The Bengali Alpana (or Bengali Alpona) are colourful designs and paintings done on the floor or flat surface. It forms an integral part of religious rites of Bengal. It is most commonly known as “Rangoli” in other parts of India. Various simple and easy alpana designs are used in these paintings which perhaps have their origin in the ancient faith. The bengalis believed that through their alpana paintings they would be able to bring to life the desired expressed. Thus, a hunting expedition would be organized if they painted hunting scenes, the picture of a sheaf of corn would lead to a bumper crop and so on.
Behind the patterns in the alpana works lies the same faith, it is essentially a product of emotion more than any religious faith. Together with the faith in the power of magic, the bengali alpana designs also speak of fertility and are a continuation of ancient art and sculpture.
The Bengalis paint alpana designs during festivals such as Durga Puja, Saraswati Puja, Lakshmi Puja, etc. Alpanas are part of wedding ceremony and cultural programmes. Various motif designs can be seen in the bengali alpana.
Related: Alpana designs picture gallery.
The transition from hunting to farming led to a change of symbols and hence we have corn, plough creepers, household items and of course the foot marks of Lakshmi which, it is believed, will usher in prosperity.
Whether it be the alpana or the Nakshi Kantha, it is the same emotion at work and naturally the designs of the former are often seen occupying the central position in the latter. Perhaps the same faith in magic is not noticed in the Kantha designs and these are a little more secular. Also of course the Kantha designs last far longer than the alpana which is scubbed off once the occasion passes, to be painted again or a later occasion. Even with such differences, however the designs in both are essentially an expression of a woman’s wishes.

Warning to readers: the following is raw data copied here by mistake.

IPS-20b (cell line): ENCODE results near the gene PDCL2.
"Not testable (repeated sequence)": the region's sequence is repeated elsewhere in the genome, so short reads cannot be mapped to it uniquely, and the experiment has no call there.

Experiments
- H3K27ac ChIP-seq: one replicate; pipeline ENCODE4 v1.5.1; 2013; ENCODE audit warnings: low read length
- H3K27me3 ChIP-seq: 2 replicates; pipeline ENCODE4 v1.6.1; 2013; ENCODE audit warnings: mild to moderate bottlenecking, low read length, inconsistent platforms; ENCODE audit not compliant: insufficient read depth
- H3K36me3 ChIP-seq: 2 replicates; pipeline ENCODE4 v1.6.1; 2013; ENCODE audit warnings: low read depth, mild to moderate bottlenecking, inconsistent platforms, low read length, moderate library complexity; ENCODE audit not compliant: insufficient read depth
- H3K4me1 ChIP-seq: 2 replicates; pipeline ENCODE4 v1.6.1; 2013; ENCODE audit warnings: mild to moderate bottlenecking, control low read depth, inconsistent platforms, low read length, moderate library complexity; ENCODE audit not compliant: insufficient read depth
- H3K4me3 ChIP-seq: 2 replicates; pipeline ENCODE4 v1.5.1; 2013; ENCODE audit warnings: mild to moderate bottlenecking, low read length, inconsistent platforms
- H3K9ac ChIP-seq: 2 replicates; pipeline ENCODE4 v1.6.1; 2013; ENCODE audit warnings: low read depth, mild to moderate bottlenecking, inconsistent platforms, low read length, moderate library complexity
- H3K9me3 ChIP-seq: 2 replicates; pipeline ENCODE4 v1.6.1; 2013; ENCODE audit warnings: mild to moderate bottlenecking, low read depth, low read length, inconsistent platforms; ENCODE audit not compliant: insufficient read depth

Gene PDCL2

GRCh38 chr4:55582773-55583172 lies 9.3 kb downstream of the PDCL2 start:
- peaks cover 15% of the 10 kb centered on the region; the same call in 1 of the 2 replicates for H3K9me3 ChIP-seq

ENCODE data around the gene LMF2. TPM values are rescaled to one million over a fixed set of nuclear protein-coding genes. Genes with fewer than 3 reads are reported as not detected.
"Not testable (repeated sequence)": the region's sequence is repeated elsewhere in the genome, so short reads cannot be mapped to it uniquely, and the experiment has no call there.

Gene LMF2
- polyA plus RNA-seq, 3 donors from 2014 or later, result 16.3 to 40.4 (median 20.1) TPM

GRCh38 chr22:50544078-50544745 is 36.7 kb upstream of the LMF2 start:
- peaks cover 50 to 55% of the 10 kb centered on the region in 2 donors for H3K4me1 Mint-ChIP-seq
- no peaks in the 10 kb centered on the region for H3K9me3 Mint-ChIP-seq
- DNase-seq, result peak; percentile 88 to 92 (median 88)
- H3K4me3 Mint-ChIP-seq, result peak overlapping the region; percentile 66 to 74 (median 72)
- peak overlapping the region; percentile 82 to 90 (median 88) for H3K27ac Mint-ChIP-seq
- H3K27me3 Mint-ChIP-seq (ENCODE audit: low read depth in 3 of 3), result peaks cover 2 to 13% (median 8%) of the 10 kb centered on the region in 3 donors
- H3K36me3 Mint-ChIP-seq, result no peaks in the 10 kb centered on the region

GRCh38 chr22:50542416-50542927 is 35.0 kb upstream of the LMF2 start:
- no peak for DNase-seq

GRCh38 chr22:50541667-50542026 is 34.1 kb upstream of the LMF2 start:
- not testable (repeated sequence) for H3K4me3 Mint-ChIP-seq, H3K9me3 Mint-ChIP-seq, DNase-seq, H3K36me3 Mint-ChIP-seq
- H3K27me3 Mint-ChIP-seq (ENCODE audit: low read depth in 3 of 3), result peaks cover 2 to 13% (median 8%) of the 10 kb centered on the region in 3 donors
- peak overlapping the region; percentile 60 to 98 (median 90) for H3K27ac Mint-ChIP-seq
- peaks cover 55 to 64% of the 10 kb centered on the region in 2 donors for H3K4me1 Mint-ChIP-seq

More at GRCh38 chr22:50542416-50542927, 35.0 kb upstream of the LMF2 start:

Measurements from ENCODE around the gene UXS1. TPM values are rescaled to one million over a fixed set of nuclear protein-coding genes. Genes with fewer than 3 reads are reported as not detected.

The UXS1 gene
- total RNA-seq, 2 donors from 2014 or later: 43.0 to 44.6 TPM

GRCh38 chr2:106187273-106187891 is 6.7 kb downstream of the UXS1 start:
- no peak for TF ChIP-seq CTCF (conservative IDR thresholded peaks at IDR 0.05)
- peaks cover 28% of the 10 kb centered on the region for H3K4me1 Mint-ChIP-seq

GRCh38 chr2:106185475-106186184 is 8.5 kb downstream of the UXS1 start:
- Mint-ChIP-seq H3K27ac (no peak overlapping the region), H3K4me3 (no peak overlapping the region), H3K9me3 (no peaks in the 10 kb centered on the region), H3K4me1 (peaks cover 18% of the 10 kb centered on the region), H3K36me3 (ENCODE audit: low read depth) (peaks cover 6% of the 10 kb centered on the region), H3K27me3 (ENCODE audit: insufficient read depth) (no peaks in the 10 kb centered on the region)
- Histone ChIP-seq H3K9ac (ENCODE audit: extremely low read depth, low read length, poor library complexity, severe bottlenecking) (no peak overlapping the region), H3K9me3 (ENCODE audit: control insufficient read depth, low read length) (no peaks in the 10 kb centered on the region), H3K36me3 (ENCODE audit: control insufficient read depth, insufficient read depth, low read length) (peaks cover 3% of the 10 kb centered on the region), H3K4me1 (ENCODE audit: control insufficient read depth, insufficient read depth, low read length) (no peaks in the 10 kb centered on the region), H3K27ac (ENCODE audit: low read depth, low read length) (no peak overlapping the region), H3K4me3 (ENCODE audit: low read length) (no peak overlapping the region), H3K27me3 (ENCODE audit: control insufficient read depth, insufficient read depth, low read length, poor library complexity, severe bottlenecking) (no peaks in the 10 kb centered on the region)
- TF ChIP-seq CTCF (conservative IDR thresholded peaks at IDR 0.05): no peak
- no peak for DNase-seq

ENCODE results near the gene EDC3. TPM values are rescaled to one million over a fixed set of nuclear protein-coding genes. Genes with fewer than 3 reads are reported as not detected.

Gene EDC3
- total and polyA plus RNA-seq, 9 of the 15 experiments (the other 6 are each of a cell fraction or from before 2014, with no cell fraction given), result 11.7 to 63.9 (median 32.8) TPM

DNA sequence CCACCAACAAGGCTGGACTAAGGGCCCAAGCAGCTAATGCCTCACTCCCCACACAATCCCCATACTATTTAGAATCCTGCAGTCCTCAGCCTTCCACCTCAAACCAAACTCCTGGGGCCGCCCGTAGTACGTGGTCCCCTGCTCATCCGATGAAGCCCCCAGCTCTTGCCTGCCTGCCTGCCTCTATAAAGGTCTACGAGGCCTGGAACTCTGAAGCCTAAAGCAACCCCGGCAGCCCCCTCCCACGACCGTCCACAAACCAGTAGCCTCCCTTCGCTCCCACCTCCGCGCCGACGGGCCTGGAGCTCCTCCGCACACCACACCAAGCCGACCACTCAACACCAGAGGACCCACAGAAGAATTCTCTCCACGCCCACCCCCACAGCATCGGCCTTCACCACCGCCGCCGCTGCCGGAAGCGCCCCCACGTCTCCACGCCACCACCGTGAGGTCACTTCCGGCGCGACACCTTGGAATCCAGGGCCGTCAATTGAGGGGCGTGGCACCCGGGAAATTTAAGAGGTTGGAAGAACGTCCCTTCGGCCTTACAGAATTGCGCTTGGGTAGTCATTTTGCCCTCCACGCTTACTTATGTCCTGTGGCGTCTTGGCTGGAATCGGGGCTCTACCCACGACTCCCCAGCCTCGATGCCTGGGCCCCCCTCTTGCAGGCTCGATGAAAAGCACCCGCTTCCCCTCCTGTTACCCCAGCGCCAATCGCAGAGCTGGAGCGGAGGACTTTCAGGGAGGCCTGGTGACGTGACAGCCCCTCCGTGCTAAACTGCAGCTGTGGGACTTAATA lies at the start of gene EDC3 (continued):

A special occasion in Bengali homes in Paush Sankranti. Simple and beautiful alpana rangoli designs are painted.
It used to be a day of rejoicing. The whole house used to be cleaned and alpana used to fill the floors.
The bengali alpana patterns includes simple designs of Alpana such as :-
- fish playing about in the pond,
- old man and woman walking with baskets on their heads and backs,
- domestic animals like cows,
- candle light
- chariot with banner lotus,
- offering itself to God,
- various kinds of sweets,
In the evening the alpana on the tulsi mancha would be offered flowers, oil and vermilion, the conch-shell would be blown, and we would partake of the sweets which had been part of the offerings to the deity. The next day would begin with viewing the designs of alpana, followed by the ritual holy dip and entertaining the guests who would come with sweets. Even though the country has been partitioned, this tradition continues.
The alpana rangoli designs are painted on other occasions also. The alpanas painted in Dhaka on February 21 to remember the martyrs who fell to police bullets under the Pakistani regime as they championed the cause of the Bengali language are similar to the Nakshi Kanthas, the motif being the lotus and the borders decorated with the kalka.
Generally associated with religious rites as these are, the alpana is also a prayer for fulfillment of wishes while the Nakshi Kantha isn’t necessarily so as these are not made on any particular occasion. TheBengal Kantha is more an expression of happiness, sorrow and imagination and hence more living than the alpana. From an artistic point of view of course, the Bengali alpana designs matches the Kantha, as one can only marvel at what fingers can achieve with a bit of rice-paste.
Rabidnranath Tagore had great love for folk art.